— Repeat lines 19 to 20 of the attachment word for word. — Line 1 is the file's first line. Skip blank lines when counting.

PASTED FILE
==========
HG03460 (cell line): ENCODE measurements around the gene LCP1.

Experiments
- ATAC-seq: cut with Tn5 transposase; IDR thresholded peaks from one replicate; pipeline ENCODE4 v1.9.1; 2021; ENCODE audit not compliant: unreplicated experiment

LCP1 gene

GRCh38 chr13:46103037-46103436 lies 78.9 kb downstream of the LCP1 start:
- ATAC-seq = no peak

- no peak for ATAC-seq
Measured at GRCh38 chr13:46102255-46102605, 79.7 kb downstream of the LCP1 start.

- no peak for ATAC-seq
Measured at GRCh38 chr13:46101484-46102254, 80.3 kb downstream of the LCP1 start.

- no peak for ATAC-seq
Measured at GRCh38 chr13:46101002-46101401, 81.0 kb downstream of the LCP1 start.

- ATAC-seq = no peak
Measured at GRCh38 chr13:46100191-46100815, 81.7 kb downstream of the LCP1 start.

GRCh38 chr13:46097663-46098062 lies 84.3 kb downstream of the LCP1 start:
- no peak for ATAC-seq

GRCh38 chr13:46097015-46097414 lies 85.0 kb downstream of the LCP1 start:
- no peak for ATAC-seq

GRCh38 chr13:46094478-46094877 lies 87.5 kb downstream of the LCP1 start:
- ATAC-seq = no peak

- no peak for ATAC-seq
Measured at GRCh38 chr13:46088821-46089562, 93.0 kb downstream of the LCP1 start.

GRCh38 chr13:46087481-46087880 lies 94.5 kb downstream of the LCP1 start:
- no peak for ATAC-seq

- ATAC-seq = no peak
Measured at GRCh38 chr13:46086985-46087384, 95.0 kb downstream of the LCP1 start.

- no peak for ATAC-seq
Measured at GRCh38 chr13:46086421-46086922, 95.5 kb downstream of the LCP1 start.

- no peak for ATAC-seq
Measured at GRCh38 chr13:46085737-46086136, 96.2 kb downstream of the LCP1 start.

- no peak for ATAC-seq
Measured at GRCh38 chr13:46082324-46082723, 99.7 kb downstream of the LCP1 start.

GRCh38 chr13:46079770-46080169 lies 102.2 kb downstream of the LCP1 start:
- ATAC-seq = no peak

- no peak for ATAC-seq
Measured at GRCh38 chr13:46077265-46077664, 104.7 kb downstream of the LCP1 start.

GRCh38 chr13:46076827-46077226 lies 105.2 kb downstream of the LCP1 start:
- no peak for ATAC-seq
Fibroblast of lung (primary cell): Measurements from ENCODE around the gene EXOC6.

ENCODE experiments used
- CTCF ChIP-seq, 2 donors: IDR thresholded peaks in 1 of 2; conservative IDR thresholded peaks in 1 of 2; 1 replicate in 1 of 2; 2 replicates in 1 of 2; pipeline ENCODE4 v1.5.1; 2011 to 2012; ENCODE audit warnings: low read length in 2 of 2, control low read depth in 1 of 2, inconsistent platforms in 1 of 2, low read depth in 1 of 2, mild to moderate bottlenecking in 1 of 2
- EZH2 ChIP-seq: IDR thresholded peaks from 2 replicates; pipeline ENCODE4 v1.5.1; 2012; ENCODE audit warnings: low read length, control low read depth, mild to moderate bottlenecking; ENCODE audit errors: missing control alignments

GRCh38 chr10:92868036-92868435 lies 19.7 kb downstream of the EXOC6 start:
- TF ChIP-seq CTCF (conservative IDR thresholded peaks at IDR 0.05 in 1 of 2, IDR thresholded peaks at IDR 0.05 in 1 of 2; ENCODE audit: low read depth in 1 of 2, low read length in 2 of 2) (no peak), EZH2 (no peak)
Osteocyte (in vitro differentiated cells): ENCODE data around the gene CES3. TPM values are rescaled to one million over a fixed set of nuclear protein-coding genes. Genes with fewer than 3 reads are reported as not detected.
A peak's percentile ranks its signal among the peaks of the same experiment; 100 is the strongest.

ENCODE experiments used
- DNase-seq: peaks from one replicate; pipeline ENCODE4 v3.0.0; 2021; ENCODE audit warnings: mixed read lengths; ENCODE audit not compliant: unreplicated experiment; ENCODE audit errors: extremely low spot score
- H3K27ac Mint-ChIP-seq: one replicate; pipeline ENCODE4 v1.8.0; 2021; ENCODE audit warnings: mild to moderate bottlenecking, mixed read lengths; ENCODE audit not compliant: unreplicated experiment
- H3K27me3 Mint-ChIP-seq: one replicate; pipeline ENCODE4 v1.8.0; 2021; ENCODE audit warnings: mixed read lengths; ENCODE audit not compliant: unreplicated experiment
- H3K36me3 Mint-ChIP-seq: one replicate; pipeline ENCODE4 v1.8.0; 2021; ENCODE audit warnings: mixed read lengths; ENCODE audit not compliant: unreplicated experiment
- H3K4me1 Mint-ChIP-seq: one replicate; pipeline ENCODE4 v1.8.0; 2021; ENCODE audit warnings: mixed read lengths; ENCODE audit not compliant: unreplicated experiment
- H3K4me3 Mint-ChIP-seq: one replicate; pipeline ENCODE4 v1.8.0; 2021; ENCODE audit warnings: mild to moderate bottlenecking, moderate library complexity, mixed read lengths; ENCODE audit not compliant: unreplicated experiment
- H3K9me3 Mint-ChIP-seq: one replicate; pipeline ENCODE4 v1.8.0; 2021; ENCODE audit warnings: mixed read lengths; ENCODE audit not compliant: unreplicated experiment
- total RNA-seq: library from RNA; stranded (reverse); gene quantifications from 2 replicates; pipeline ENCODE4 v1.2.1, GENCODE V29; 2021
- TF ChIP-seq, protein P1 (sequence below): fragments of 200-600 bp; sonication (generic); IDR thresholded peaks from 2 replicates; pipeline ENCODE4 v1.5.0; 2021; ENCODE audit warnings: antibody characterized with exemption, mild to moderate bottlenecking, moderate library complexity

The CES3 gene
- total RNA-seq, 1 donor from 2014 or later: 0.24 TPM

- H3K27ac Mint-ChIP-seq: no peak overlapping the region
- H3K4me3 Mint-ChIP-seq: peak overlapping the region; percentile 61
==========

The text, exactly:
GRCh38 chr13:46094478-46094877 lies 87.5 kb downstream of the LCP1 start:
- ATAC-seq = no peak